Letter to the Editor: Atheism is more rational than religion

Editor:

I am writing in response to Jeff Fullmer’s column (“I’m graduating in philosophy and I believe in God,” April 26).

Atheism is A-Theism. The “a” in front of theism denotes that it is not or without theism. An atheist is simply someone who does not believe in God. An atheist is not someone who believes that God does not exist. That type of positive atheism is very rare, and is as equally dogmatic as some religious beliefs.

It is important to remember that the burden of proof rests on the person who asserts a claim-in this case, the person who believes in God. An atheist does not have to prove God’s non-existence. An atheist can critically examine the idea of God purported by theists without assuming the burden of proof.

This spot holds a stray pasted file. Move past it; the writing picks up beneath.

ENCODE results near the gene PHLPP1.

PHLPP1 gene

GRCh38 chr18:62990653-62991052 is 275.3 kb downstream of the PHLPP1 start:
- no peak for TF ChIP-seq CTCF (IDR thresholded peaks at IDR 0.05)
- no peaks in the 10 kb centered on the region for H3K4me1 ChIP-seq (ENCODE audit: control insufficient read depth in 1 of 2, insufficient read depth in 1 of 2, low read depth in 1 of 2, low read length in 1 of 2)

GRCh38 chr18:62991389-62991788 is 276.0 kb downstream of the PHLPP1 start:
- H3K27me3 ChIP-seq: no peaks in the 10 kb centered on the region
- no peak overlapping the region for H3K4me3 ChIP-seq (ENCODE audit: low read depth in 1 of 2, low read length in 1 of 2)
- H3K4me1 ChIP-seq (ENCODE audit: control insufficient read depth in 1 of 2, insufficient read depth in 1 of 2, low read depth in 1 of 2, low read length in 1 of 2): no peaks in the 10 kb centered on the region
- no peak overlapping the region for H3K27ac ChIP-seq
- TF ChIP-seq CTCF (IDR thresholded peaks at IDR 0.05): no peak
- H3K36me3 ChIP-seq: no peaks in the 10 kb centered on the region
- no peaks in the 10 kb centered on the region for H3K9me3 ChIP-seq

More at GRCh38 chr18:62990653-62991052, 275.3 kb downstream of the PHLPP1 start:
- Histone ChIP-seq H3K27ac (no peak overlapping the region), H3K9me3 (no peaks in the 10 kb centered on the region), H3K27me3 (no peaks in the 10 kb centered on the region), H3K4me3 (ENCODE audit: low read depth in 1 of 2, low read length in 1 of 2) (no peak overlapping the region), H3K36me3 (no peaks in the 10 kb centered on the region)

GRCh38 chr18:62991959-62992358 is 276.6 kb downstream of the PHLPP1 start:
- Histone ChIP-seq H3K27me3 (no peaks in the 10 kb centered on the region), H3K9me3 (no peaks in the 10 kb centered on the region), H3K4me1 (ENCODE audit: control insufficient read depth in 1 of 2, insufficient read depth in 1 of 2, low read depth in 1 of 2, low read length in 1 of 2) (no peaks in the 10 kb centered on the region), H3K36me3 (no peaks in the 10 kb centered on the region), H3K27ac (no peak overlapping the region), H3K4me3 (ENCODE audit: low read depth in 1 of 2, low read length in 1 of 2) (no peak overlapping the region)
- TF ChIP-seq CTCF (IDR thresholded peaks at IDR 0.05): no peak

Negative atheism possesses the capacity to change. Theism does not. Atheism is not tenacious, or dogmatic-it is rational and critical, unlike many theistic beliefs based solely on faith.

Faith is blind belief. It is an emotional belief without proof. It cannot be confirmed. Faith can provide the grounds of belief for anything from belief in God to pink invisible monkeys. It is imbued with subjectivity.

If belief in God is rational, why is there the need for faith? Why not use reason alone to prove God’s existence?

Fullmer states that faith is hope for something that cannot be seen, but is true. How can something that cannot be seen be verified as true? It cannot. Something has to be true as well as justified to be considered knowledge or rationally justified. Theistic belief is not.

Questioning does not mean rationalizing a belief that has always been held. It means to critically examine a belief without assumption. It is not starting with a belief and then developing reasons for holding that belief after the fact.

Joe Bell

Junior, Sociology and Political Science